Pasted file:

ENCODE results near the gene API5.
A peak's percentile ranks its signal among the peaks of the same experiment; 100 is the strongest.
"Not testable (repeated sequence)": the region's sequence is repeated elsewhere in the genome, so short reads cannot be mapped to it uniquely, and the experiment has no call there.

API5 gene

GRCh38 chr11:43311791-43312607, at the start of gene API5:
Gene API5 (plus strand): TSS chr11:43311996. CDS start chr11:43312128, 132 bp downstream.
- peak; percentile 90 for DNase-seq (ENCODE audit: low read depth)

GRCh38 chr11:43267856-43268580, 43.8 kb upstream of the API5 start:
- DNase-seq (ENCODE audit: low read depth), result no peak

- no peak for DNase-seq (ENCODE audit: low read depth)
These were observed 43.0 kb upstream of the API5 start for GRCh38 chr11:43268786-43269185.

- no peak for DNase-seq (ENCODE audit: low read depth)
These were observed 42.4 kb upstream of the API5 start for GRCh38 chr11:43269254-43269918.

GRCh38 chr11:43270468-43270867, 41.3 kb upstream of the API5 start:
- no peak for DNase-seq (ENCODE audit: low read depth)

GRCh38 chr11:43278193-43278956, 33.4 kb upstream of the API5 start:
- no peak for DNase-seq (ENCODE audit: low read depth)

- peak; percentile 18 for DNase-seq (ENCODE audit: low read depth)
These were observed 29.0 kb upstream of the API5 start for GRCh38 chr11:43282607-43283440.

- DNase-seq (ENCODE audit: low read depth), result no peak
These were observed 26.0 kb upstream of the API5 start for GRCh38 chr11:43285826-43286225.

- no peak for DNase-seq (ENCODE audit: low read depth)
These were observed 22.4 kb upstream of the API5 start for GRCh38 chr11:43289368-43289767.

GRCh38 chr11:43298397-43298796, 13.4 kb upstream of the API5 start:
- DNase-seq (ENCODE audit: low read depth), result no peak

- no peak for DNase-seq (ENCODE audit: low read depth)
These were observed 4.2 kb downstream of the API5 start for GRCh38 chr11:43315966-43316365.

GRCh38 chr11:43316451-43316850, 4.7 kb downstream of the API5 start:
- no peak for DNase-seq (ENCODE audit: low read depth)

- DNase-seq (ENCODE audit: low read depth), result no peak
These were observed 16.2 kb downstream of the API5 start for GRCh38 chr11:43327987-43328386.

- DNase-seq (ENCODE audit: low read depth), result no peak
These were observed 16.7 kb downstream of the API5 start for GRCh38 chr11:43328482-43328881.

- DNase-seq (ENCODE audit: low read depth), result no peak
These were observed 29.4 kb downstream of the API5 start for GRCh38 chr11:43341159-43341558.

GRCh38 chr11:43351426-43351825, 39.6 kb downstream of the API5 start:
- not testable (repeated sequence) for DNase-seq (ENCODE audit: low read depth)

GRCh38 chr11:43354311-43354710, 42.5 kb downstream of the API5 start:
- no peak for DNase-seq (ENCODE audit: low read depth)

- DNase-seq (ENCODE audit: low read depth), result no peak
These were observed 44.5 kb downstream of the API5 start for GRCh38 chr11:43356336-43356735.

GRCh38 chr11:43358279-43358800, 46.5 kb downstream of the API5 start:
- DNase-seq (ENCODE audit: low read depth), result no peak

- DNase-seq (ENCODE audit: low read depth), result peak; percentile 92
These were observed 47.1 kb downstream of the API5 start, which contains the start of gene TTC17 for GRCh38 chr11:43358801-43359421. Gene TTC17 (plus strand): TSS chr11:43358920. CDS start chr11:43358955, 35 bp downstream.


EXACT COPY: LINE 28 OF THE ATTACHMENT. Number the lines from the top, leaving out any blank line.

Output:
GRCh38 chr11:43316451-43316850, 4.7 kb downstream of the API5 start: